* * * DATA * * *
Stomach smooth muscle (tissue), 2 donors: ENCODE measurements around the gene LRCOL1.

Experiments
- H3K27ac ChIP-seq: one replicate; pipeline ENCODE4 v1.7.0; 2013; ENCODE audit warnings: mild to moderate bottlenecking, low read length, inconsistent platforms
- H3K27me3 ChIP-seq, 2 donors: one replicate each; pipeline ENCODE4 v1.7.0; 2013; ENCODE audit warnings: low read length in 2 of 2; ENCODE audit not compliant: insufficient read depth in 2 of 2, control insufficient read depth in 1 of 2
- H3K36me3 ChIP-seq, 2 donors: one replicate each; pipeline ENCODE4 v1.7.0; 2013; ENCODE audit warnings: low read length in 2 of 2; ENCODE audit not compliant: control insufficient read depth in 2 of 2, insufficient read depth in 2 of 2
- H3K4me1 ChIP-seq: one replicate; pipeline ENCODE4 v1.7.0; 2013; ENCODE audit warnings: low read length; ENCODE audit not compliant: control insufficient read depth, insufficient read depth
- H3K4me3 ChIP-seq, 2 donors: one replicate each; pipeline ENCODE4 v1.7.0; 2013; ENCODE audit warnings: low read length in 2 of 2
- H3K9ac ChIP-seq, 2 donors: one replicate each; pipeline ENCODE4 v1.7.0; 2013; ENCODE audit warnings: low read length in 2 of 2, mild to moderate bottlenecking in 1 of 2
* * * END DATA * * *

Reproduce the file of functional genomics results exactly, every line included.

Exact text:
Stomach smooth muscle (tissue), 2 donors: ENCODE measurements around the gene LRCOL1.

Experiments
- H3K27ac ChIP-seq: one replicate; pipeline ENCODE4 v1.7.0; 2013; ENCODE audit warnings: mild to moderate bottlenecking, low read length, inconsistent platforms
- H3K27me3 ChIP-seq, 2 donors: one replicate each; pipeline ENCODE4 v1.7.0; 2013; ENCODE audit warnings: low read length in 2 of 2; ENCODE audit not compliant: insufficient read depth in 2 of 2, control insufficient read depth in 1 of 2
- H3K36me3 ChIP-seq, 2 donors: one replicate each; pipeline ENCODE4 v1.7.0; 2013; ENCODE audit warnings: low read length in 2 of 2; ENCODE audit not compliant: control insufficient read depth in 2 of 2, insufficient read depth in 2 of 2
- H3K4me1 ChIP-seq: one replicate; pipeline ENCODE4 v1.7.0; 2013; ENCODE audit warnings: low read length; ENCODE audit not compliant: control insufficient read depth, insufficient read depth
- H3K4me3 ChIP-seq, 2 donors: one replicate each; pipeline ENCODE4 v1.7.0; 2013; ENCODE audit warnings: low read length in 2 of 2
- H3K9ac ChIP-seq, 2 donors: one replicate each; pipeline ENCODE4 v1.7.0; 2013; ENCODE audit warnings: low read length in 2 of 2, mild to moderate bottlenecking in 1 of 2